Traditional Chinese Medicine (TCM) is a traditional system of internal health and healing treatments/practices developed in ancient China and now practiced all around the world. The origins of TCM theory can be traced back over 2000 years when the principle aspect of the theory of energy pathways (meridians), was first developed. The fundamental principle is base around removing blockages and encouraging the smooth flow of energy, Qi (chee), through these meridians and balancing the polar opposite energies of Yin and Yang.
TCM theory is comprised of multiple therapeutic treatments and practices including:
- Chinese Herbal Medicine
- Massage (Acupressure/Tui Na)
- Nutritional Therapy
- Gua Sha
- Qi Gong
- Tai Qi
The principle therapeutic aim for these treatments are to correct imbalances within the body by:
- Harmonising the digestive and waste elimination systems
- Calming and tonifying the nervous system
- Boosting the immune system
- Regulating gynaecological and urinary function
- Reduction of pains throughout the musculoskeletal system
YIN and YANG
In TCM theory the two primary energies in the body are Yin and Yang. These represent the polar opposite energy forces within us. They are two sides of the same coin. Yin and Yang are in a constant state of change with each other, influencing each other constantly. Below is a table illustrating some of the characteristics attributed to Yin and Yang energy.
|Downward and Inward||Upward and Outward|
|Static (stillness)||Dynamic (movement)|
The fundamental principle of TCM practice is to balance the flow and transition of these two energies from one to the other i.e. from sleep to awake, light into dark , etc.
True health can be defined as a healthy balance and interaction between these two energies.
The most well known and widely used treatment within TCM practice is Acupuncture. The earliest recording of Acupuncture is seen on the Ma Wang Dui silk scrolls unearthed in 1972 and dating back to 187 BC. These silk scrolls discuss the use of stone “needles” used to prick and bleed points running along the meridians of the body to effect the internal balance of Yin and Yang energies in the body.
Modern day Acupuncture is practiced using the insertion of high grade surgical steel disposable needles into specific points (Acupoints) along the meridians of the body to influence the energy within. It is a clean, precise and relatively painless procedure which can yield great benefits.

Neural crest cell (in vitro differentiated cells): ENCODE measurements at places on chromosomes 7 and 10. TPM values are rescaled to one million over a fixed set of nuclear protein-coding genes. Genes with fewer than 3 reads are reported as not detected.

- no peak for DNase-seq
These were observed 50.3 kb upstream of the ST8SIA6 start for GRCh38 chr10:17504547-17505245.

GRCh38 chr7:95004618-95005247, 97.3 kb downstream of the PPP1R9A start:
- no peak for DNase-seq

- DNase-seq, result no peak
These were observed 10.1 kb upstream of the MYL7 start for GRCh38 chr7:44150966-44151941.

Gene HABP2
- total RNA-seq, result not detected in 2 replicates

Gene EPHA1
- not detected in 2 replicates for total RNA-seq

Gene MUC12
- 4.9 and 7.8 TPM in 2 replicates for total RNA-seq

Traditionally Acupuncture is described as the insertion of very fine needles into Acupoints along the energy meridians to stimulate the bodies Qi (Chee) to restore balance to both Yin and Yang energy. It is believed that the blockage, excess or deficiency of Qi is the root cause of disharmony within the body. Qi is best thought of as being similar to water, it likes to move and flow. If Qi and water stagnate it becomes murky and toxic.
These Acupoints have been studied and observed over thousands of years and their individual and specific effect on the body passed down through generations. These observations assist the modern Acupuncture practitioner in deciding which points to select for the treatment.
The World Health Organisation has published an extensive list of common diseases that respond positively to acupuncture treatment.
- acute sinusitis
- facial palsy
- low back pain
- fertility issues
- tennis elbow
- trigeminal neuralgia
- acute bronchitis
Therapy Works uses only sterile single use Acupuncture needles in the clinic.
Chinese herbal medicine
Chinese Herbal Medicine (CHM) pre-dates Acupuncture treatment in China. Many ancient civilisations all have recorded history of using plant and animal material for medicines and restorative purposes. CHM has a recorded history of more than 2500 years and have been extensively studied and used successfully for all this time. The traditional method of preparation involves boiling the bulky plant and mineral material in a clay pot until a reduction of concentrated medicinal compounds are produced and consumed by the patient.
This substantial and supportive modality, works at all levels to support the body – physically, psychologically and emotionally. It is a profound discipline, beyond pure pharmacology, that embraces the whole system, considering all aspects.
Modern day lifestyle of time constants have moved CHM into a new era where these formulas are pre-prepared and formed into dried granules or pills and capsules for easier consumption without compromising on efficacy.
Read more about our Chinese herbal medicine service here.
Gua Sha (Scraping)
Gua Sha is a technique in TCM practice which involves the repeated movement of scraping a smooth edged implement, commonly these days a ceramic soup spoon, repeatedly over lubricated skin and muscles to encourage the blood to the surface. This sub cutaneous blemishing known as ecchymosis, is not capillary rupture as would appear in a bruise.
The purpose of this treatment in TCM theory is to encourage increased blood flow to the muscles to assist in pain recovery after heavy physical activity, “cool the blood” in cases of high fever and can be very effective in dissipating stagnant blood that forms in bruises.
Cupping is the term given to a traditional practice
Read more about our Chinese medicine practitioner Dr. Natalie Dalton (TCM) here.
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